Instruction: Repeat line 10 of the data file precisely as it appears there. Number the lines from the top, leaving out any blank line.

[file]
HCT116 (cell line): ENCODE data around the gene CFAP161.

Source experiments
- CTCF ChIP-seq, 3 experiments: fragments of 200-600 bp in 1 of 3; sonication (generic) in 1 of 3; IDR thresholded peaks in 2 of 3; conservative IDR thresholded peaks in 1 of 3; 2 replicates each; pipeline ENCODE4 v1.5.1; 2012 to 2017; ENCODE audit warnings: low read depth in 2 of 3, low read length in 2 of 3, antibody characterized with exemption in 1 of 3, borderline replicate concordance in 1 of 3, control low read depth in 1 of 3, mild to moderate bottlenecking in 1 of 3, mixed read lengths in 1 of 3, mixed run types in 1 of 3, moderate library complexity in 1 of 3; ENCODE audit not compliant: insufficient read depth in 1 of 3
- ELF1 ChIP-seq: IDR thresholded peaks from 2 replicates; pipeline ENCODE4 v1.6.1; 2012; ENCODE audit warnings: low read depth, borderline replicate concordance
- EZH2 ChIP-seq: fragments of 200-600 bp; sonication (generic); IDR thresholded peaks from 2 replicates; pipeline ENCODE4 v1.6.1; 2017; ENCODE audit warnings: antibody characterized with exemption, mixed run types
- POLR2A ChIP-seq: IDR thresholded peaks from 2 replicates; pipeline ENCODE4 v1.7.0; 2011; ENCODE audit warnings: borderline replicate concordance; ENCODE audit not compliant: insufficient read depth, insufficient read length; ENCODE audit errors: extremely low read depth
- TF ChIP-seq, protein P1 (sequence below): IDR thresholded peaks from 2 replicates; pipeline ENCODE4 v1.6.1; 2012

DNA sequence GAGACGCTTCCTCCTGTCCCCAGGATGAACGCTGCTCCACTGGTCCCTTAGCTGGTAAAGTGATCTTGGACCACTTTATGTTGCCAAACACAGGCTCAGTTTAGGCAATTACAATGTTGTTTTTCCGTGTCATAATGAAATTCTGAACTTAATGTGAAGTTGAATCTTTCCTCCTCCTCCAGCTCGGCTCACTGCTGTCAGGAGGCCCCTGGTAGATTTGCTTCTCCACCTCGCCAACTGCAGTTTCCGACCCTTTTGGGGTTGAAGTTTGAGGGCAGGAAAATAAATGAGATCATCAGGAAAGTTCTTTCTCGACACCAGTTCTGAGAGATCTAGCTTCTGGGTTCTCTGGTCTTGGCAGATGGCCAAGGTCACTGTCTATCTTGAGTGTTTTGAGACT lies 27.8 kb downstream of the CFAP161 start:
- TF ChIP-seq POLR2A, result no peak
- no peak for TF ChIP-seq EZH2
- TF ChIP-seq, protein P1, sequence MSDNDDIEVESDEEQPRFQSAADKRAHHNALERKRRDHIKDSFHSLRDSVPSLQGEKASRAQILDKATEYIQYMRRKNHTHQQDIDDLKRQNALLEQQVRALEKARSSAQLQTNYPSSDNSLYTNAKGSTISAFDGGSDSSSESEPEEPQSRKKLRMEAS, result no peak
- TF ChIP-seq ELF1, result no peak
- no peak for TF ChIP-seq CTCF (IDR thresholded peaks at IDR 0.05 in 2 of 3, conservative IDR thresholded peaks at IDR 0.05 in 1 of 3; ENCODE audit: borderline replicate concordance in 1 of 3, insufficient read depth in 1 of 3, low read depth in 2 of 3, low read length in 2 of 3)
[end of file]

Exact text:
- no peak for TF ChIP-seq EZH2